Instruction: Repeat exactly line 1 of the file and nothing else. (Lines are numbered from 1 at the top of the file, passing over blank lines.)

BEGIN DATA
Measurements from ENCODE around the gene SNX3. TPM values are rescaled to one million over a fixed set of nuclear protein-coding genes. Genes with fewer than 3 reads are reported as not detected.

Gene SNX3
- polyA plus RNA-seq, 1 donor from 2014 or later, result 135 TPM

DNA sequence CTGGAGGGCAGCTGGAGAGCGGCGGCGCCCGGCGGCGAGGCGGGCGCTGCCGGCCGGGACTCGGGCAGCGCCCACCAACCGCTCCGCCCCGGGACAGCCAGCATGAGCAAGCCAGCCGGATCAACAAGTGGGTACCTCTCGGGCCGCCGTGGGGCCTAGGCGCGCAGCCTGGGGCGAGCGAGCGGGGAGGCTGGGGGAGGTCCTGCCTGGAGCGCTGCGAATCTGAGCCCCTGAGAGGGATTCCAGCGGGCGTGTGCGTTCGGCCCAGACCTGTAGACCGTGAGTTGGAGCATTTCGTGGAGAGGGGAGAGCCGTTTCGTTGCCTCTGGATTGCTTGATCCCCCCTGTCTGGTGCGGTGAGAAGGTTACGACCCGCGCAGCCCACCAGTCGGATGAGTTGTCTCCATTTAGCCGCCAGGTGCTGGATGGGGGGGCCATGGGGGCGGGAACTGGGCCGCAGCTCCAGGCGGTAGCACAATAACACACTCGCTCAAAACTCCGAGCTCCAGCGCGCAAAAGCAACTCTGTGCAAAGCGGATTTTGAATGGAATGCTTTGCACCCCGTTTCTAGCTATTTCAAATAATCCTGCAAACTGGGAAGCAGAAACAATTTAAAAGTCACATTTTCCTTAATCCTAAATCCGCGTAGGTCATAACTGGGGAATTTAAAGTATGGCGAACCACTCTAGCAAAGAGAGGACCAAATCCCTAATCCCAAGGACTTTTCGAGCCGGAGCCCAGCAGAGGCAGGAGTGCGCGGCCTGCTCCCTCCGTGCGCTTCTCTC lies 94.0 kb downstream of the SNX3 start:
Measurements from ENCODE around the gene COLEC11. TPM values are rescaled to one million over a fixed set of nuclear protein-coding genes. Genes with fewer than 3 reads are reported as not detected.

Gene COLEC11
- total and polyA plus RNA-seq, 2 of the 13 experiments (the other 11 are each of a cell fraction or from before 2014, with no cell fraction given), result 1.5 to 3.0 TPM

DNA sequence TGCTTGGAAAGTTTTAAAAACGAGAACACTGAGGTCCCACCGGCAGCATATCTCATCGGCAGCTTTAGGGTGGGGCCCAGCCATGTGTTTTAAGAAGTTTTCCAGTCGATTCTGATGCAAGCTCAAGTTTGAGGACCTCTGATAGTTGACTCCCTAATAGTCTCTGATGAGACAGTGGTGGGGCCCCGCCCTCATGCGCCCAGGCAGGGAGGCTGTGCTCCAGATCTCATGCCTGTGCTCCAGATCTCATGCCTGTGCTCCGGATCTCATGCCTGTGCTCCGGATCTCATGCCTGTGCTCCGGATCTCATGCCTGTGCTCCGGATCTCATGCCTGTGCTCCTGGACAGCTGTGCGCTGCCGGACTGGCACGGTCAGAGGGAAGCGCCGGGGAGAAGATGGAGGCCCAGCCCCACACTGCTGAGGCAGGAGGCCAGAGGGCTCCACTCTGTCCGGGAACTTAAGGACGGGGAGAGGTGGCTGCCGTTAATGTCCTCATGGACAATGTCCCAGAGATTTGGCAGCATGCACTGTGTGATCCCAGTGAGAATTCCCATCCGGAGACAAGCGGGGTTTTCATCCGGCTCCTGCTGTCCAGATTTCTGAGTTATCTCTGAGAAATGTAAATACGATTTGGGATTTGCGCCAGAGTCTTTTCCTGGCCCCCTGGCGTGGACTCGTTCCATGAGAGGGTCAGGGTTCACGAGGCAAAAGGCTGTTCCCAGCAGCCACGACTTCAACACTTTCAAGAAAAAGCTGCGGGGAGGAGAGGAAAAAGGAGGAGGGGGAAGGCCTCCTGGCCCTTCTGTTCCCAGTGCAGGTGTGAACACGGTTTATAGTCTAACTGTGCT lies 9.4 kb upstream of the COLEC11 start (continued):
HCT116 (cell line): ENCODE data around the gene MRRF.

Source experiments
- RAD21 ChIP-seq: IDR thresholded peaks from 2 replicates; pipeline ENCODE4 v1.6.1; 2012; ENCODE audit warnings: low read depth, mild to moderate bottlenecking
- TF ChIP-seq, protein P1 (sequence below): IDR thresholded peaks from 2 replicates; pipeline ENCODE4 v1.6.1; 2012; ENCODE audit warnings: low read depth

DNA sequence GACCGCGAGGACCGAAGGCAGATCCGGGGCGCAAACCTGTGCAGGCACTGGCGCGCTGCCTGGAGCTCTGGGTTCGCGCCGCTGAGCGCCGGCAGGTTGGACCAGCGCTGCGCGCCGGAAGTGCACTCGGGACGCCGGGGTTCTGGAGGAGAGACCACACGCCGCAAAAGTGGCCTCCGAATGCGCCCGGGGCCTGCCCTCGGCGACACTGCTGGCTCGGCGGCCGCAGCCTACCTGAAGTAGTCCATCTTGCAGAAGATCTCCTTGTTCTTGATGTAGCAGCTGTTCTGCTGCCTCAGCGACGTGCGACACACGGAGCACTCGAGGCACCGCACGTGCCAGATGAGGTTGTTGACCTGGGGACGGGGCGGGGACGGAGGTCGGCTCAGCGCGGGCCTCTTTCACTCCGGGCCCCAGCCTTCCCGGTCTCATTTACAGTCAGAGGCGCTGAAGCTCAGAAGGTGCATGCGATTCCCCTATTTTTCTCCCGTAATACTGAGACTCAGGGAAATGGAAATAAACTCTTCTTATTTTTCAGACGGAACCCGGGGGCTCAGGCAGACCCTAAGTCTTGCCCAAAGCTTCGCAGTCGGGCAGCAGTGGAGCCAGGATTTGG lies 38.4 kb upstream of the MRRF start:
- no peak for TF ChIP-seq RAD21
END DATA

Measurements from ENCODE around the gene SNX3. TPM values are rescaled to one million over a fixed set of nuclear protein-coding genes. Genes with fewer than 3 reads are reported as not detected.